Ntozake Shange Dazzles DePaul Audience

Janean L. Watkins, Managing Editor

Ntozake Shange during a photo shoot. The Poet and author spoke to a crowd at Depaul University Copyright

“When you’re a great poet, you can write yourself something that’ll make you feel better,” says the 63 year-old author of such titles as Cypress Indigo, and for colored girls who have considered suicide/when the rainbow is enuf: a choreopoem. Ms. Shange read a combination of her older and recent poetry to a packed audience at the DePaul University Student Center last week.

The author, whose choreopoem was recently adapted to the silver screen by director/producer Tyler Perry, talked about the motive behind her writing, her views on feminism, race relations, and love. When asked what she expects viewers to take from the recent adaptation of her work, she responded, “I didn’t have much to do with the production of that movie… [Perry] didn’t stay in contact with me, and I wasn’t on the set for the filming… I can’t speak to what I want them to take from that movie, but from my work, I want young people to open up to friends, feelings, and laughter. Don’t be afraid of your deepest darkest secrets – they make you who you are.”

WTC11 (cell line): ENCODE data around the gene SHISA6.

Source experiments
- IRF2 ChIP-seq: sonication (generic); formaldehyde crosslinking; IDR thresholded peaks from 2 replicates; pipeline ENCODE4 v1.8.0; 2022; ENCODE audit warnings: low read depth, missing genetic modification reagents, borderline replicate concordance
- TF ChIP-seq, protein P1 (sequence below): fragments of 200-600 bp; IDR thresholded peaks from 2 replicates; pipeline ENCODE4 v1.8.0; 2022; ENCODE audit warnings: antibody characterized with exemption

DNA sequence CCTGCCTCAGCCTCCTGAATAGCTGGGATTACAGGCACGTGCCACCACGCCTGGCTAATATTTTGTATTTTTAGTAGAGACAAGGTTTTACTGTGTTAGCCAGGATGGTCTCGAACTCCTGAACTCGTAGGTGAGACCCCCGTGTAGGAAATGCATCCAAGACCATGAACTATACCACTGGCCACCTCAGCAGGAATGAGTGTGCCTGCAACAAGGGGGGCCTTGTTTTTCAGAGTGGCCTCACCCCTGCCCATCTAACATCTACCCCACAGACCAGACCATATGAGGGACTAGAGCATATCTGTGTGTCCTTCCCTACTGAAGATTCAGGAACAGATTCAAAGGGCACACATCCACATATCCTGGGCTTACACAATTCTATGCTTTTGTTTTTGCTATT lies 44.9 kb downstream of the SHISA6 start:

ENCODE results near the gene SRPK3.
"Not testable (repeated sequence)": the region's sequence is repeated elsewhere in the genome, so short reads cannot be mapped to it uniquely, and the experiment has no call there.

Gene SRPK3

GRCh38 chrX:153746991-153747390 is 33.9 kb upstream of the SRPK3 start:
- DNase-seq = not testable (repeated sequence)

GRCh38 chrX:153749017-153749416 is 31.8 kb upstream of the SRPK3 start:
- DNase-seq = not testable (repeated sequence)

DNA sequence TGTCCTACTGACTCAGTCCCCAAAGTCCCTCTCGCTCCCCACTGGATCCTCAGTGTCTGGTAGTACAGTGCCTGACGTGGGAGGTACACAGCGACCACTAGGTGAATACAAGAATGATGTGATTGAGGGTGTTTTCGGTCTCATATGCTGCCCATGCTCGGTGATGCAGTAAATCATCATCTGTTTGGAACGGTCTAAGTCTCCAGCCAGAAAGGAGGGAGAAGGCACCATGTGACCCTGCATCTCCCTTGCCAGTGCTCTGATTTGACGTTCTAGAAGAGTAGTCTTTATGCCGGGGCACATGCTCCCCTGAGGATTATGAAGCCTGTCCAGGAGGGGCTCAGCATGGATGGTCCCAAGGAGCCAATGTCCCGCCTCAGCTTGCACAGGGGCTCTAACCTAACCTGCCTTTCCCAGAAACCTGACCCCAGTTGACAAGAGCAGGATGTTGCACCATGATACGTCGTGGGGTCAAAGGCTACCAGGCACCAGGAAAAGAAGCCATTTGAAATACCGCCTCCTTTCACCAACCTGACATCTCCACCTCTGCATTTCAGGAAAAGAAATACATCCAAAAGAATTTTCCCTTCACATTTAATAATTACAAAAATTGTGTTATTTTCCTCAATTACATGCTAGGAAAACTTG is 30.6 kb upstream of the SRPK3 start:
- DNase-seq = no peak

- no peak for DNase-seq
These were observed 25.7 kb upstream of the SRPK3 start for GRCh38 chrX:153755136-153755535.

Audience members learned that her novel, Cypress Indigo, was created after she was dared to write a story instead of a poem by her ex-lover. She read poems about women who find love within themselves, power in their actions, and even about the abused women of the world, and about the lack of coverage regarding violence towards women.

She prefaced her poem, With No Immediate Cause with a story about her experience 30 years ago, when reading an article in the New York Times which focused on the frequency in which women were raped in the U.S. She described her feelings of sadness at the figures, and emphasized that women face violence, “…every 3, 5, or 10 minutes”.

“It’s worse now. Given the culture where women are so man-handled, visually and verbally, it’s important for us to recognize what’s going on and that our girls need us.” said Shange. She admitted to dropping out of graduate school program after being sexually harassed by a professor, and not knowing where to turn. Despite this, she showcases that she feels that her charge is to empower women through her writing.

The NEIU community will be screening Tyler Perry’s adaptation of her piece “For Colored Girls”, and discussing its relevance on two panels. Wednesday, February 23 at 7pm in the Golden Eagles room, with panelist: Kim Everett, Michelle Morrow, Professor Olivia Perlow, Professor Emeritus BarBara Scott. The second screening will be discussed with student panelist brought to you by the Black Caucus. Visit the movie website at: forcoloredgirlsmovie.com